Pros: Good reflective, very good transparency, high optical dpi
Cons: Software sometimes hangs up.
The AGFA DuoScan is a SCSI-based reflective and transmissive scanner with two scanning trays - the glass on top, and a slide-out tray for transparencies. Frames fit the inner tray to hold various film sizes. At the time we bought it, the DuoScan had the most professional-level capabilities of any non-production style scanner. It has a 3.8 density rating, which was exceptional for a scanner under $3k.
I am sorry to note AGFA's departure from desktop scanning. The DuoScan represented a solid effort to put the technology of expensive scanners (like the Horizon and its pricier cousins) into a more affordable package. Desktop scanners now seem exclusively focused on making a fast buck in the consumer market, leaving very little in what I consider the midrange.
This scanner does well with reflective scanning, especially if you don't rely on AGFA's software for anything but scanner-specific settings. (Leave the image manipulation to Photoshop you'll have better control anyways.) But the transparency scanning is even more exciting. Short of a dedicated film scanner, the DuoScan produces the best results I've seen from a desktop machine. If you scan a medium-format transparency with the correct film setting, the result will be an image 95% ready to go, requiring the merest touch of adjustment.
I scanned an 8x10 duplicate with no special settings in the scan operation and the image on screen was absolutely stunning. It has been an effective tool for anything 6x6cm and larger. Because it is a flatbed, scanning 35mm is only good for FPO purposes. The light bar cannot put enough light through such a small transparency to make an effective scan. Reflective scans on the DuoScan require more work, yielding very good detail definition but with some color bias, not usually a problem but a bother with old photos where the paper has yellowed. Every CCD has bias it's inherent to the technology - but I guess had hoped for less with 3.8 density and 16-bit ability. Reflectives come out pretty well once you become accustomed to this scanner (or have the expertise to build custom color profiles).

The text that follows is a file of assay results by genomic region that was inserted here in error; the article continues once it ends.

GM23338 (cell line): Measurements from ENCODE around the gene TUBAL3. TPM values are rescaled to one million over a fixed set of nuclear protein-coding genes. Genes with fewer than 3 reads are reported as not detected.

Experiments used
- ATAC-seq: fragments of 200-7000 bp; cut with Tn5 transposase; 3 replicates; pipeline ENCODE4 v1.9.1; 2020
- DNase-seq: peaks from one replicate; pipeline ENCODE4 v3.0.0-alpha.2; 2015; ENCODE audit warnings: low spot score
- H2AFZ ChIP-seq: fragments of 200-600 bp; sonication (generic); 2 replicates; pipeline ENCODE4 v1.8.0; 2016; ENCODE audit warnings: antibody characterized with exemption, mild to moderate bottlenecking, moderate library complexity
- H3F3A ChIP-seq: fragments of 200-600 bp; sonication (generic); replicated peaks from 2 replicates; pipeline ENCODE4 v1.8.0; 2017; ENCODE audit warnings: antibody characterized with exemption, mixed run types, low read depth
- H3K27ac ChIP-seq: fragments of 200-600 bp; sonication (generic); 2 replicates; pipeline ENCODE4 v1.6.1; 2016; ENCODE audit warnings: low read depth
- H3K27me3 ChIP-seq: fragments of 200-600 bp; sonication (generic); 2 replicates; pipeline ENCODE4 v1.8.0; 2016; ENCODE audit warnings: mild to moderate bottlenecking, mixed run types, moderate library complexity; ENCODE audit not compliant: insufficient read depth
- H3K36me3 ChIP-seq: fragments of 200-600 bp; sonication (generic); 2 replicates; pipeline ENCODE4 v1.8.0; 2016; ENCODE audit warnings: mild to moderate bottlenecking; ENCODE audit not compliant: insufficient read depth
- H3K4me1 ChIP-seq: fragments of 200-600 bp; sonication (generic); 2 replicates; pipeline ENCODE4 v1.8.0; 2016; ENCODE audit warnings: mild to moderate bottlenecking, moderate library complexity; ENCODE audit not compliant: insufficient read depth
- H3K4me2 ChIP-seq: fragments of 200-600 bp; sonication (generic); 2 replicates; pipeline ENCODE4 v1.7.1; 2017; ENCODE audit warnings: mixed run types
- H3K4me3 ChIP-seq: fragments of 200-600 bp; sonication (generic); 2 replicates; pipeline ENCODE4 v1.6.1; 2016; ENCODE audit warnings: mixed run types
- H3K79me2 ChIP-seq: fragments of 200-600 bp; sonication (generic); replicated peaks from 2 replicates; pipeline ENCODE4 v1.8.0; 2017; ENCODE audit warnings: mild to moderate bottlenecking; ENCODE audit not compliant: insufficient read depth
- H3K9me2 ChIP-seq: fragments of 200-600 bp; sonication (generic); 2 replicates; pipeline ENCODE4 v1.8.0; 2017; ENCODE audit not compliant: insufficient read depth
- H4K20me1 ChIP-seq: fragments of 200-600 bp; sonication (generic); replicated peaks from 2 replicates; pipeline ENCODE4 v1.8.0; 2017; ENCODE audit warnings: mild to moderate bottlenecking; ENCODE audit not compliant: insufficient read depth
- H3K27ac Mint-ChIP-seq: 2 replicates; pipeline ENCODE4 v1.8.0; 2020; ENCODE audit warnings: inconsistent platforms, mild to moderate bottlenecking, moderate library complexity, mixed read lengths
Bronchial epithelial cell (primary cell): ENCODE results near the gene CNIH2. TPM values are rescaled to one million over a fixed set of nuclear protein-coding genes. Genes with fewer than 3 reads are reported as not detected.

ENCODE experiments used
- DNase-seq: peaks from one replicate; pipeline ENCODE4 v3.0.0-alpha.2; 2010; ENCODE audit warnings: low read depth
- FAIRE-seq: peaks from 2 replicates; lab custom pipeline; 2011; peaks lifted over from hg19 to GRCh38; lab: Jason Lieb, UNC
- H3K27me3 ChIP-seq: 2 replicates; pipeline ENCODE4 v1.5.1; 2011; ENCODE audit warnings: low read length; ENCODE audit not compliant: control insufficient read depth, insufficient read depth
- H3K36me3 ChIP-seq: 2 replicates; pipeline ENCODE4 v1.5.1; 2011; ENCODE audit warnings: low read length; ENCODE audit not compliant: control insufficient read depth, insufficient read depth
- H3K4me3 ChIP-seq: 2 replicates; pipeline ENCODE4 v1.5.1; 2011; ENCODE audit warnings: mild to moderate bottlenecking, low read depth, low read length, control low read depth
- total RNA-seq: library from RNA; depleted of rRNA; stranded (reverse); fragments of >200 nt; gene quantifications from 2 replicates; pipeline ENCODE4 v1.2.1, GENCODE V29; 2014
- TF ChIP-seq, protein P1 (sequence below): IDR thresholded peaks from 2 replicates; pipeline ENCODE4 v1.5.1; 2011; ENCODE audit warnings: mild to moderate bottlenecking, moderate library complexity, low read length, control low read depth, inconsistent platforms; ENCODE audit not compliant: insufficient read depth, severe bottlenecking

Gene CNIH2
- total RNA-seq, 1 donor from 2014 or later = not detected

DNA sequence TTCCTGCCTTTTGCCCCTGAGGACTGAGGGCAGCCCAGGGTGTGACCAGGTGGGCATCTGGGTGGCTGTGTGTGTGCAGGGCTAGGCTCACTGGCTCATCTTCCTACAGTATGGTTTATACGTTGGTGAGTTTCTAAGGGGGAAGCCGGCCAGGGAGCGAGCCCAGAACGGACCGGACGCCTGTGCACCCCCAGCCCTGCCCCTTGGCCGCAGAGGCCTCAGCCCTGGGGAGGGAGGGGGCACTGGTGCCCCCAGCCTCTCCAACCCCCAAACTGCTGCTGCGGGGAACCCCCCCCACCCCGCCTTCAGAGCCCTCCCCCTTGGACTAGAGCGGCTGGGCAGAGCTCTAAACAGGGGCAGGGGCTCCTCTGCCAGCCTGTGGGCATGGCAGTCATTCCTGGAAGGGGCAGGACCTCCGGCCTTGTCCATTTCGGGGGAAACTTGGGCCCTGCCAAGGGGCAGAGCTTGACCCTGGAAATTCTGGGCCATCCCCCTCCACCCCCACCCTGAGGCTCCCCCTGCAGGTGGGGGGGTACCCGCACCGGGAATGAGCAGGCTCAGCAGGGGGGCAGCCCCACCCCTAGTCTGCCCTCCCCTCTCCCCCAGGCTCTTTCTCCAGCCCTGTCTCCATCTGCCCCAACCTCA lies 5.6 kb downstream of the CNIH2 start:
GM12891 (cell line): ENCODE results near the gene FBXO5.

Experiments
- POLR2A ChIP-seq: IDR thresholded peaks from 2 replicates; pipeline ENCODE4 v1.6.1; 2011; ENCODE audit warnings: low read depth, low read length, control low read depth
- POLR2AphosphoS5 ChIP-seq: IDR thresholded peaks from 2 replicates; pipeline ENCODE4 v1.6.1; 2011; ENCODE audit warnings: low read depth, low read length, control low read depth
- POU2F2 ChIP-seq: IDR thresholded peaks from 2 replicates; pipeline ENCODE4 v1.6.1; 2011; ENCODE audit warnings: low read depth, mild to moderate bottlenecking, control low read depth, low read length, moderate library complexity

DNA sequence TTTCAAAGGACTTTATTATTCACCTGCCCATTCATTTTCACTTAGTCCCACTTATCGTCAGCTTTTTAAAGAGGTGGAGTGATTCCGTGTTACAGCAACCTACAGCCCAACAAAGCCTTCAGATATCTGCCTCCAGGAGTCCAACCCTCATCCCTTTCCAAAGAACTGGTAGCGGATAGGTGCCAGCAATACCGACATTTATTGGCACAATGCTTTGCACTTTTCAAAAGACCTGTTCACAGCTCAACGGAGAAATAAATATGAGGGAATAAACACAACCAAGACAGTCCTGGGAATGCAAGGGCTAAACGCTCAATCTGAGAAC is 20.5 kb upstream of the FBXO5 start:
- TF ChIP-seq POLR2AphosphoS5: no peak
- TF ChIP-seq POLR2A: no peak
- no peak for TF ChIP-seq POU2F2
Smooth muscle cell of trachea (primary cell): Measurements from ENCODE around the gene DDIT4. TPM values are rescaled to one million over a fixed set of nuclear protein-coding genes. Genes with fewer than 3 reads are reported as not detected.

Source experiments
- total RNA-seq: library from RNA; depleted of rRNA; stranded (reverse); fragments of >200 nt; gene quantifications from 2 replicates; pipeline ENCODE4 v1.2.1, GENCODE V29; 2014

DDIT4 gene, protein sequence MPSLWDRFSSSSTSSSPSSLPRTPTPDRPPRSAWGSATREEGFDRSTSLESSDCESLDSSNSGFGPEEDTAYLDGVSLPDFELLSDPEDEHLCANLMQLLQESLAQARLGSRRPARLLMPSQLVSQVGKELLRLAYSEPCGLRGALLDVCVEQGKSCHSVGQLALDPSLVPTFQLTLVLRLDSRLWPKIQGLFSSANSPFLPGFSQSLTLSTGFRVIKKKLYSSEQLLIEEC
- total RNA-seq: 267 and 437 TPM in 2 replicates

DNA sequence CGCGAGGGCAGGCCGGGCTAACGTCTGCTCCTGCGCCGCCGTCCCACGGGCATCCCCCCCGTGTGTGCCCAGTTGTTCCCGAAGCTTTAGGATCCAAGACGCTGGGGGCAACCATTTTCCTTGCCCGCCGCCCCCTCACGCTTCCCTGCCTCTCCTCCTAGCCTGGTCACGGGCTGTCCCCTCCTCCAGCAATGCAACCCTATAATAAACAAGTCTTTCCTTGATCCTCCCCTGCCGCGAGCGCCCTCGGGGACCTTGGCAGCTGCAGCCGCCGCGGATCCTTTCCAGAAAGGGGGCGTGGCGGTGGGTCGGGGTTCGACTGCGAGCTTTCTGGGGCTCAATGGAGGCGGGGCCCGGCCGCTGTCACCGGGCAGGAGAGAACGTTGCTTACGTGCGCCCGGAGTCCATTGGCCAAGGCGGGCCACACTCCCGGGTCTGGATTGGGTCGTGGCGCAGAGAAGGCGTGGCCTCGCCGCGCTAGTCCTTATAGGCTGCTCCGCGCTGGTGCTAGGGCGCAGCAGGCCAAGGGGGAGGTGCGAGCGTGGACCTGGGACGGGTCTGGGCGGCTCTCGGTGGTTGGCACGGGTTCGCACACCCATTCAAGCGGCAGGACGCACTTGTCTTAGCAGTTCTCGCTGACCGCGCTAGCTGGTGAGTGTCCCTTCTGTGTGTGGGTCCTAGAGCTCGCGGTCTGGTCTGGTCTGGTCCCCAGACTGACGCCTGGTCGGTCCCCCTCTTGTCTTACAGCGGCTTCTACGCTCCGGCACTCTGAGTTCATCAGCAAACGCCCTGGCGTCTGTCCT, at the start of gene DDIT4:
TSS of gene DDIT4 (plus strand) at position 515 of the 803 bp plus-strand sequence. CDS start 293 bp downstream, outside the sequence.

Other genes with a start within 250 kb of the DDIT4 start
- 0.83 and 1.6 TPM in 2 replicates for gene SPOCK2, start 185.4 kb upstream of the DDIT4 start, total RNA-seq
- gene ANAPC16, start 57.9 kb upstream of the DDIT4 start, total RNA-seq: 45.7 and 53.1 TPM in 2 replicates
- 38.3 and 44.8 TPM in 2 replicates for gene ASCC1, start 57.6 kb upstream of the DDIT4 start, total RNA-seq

For imaging, this was the best scanner for the price. Operationally, it has some flaws. The AGFA software, first a TWAIN function and now a program (FotoLook) has always been problematic. Both tend to work fine for a number of scans and then suddenly freeze in the middle of a scan, or stop seeing the scanner entirely. Having used (and trouble-shot) our DuoScan with three different computers, I have a hard time believing the problem lies anywhere but in AGFA's software, or possibly onboard the scanner itself. Last year one of the motors conked out. We returned it to AGFA for repair; they replaced some parts and it is back to normal.
One thing the AGFA software has performed well for me is de-screening. When scanning printed material, Fotolook does an admirable job of compensating for visible line screen and screen patterns. Even the old TWAIN plugin did a fair job with sources 85lpi or higher, provided the original was on decent paper. AGFA's descreening often provides better results than Photoshop.
This is not a scanner for the casual or impatient user. In the right hands, the imaging quality outweighs its quirkiness, and the DuoScan provides truly professional quality at a fair price.